If you've got one of those cute baby on board signs up in your car or a sticker showing off the logo of your favourite football team, you might want to take a look at where you've positioned it.
That's because you could be hit with a nasty fine if police decide that it's impinging on your field of vision.
And it's not just stickers that can get you in trouble – everything from sat navs to phone holders, air freshners and fluffy dice could land you in hot water as well.
It's not actually illegal to have these things in your car, but there has been a crackdown on it over the last few years following a fatal crash accident involving a taxi driver and a pedestrian in 2008, seeing the driver fined for having fluffy dice and two air fresheners danging in front of him.
If police decide to pull you over for careless driving, you can be given a £100 fine on the spot and three points on your licence. This amount can be raised to £1,000 and further points can be given should you choose to dispute it in court and lose.
The Highway Code states that "windscreens and windows must be kept clean and free from obstructions to vision."
While, the Road Traffic Act says "no person shall drive a motor vehicle on a road if he is in such a position that he cannot … have a full view of the road and traffic ahead".
An obstruction to your view could reduce your reaction time and potentially end up contributing to an accident.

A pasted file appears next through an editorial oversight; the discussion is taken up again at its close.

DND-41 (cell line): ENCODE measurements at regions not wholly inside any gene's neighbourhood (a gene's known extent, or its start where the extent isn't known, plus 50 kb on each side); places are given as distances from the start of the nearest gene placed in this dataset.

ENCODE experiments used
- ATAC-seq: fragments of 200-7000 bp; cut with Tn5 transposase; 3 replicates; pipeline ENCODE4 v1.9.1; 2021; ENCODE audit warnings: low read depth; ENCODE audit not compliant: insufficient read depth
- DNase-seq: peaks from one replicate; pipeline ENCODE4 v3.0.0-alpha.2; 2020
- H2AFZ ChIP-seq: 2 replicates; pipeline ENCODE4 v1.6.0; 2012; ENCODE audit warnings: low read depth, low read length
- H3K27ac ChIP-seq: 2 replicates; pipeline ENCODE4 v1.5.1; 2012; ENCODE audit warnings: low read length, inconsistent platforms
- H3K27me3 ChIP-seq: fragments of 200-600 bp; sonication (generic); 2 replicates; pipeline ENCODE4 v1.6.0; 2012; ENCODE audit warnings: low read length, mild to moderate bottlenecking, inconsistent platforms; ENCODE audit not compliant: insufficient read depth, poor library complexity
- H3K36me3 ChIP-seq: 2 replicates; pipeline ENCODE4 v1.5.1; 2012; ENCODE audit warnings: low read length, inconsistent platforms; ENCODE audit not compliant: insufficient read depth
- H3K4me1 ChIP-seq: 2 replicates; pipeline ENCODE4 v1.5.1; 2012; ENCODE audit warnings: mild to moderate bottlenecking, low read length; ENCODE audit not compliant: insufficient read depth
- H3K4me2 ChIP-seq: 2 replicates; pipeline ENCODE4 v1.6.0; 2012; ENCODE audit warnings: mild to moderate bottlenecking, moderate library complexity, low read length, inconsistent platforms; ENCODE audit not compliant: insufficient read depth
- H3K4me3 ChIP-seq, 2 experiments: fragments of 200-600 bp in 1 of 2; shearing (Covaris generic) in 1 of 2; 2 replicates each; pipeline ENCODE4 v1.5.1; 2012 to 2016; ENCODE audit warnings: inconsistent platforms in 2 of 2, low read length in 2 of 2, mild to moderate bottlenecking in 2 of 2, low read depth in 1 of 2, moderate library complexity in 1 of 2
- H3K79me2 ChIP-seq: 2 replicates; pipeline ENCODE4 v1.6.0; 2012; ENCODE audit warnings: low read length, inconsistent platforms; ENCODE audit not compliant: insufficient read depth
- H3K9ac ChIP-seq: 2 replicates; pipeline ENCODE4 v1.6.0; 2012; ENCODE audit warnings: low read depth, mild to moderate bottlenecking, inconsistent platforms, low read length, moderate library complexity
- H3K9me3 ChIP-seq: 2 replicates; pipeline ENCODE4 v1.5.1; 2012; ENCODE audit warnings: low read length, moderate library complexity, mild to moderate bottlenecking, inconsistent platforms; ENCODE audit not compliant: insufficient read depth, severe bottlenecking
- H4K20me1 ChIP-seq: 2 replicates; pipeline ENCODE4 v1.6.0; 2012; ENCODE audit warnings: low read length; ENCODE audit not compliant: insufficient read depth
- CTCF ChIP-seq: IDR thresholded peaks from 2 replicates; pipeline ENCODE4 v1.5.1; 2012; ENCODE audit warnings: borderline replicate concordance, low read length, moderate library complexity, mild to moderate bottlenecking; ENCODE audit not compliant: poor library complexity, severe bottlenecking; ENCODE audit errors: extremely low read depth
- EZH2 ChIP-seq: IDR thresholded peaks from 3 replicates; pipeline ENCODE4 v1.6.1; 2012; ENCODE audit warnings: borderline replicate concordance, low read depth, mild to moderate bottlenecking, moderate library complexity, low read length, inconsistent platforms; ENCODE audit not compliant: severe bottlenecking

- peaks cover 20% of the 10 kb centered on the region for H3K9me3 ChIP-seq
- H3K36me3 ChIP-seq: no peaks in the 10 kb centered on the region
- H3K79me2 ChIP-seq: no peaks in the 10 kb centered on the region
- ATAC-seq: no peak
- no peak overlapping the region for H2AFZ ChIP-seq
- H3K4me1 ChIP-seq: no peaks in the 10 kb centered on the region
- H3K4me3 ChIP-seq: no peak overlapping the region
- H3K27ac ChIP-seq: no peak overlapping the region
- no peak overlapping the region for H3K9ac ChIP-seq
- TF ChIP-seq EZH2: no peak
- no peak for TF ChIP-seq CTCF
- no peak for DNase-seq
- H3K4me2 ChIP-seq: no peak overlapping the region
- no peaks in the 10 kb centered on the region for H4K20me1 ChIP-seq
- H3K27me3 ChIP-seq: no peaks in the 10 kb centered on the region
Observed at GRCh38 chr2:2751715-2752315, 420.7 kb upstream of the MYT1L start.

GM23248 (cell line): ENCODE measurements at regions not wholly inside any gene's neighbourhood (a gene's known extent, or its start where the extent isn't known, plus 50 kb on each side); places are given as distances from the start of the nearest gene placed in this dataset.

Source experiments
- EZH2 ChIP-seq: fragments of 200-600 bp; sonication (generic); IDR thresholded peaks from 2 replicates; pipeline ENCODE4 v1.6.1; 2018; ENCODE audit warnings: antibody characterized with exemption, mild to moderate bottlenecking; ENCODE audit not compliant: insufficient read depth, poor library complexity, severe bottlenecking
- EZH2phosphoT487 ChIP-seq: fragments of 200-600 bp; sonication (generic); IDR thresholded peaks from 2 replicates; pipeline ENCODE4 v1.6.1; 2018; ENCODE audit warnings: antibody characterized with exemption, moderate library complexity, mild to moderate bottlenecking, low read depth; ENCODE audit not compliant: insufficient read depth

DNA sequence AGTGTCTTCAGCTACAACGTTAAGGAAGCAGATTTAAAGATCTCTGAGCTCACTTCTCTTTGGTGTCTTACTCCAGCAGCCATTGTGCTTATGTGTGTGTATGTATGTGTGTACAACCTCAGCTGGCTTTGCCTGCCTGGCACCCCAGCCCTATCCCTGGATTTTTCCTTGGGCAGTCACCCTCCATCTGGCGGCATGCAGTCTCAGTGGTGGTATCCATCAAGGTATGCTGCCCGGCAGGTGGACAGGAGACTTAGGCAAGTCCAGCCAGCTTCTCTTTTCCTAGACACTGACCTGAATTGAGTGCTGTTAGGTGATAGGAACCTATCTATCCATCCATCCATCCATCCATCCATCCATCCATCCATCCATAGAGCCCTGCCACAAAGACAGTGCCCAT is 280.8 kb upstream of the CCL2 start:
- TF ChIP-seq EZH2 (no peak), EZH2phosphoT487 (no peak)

This applies to front and back windscreens and windows.
Stickers could also cause a problem with your insurance company in the event of an accident – as they're unlikely to cover damage or injuries sustained in a crash if your vision was impacted by decorations.
Similarly motorists could fail their MOT if a sticker is placed in the path of their windscreen wipers.
Rebecca Ashton, IAM RoadSmart head of driver behaviour, said: "Anything hanging from the rear-view mirror or anything placed on the windscreen could restrict the drivers view, things people use tend to vary from air fresheners and dice hanging from the mirror to fans, large sat-navs and even using the navigation on an iPad.
"Missing something because you had something obscuring your view could potentially be extremely dangerous, good driving involves exceptional observation skills, seeing things early allows you to anticipate and plan how you deal with hazards.
"We would suggest it is placed low on the windscreen, on the right hand side and if possible within the area where the windscreen wipers don’t clear. The main thing to remember is you should always try to avoid the drivers field of vision."
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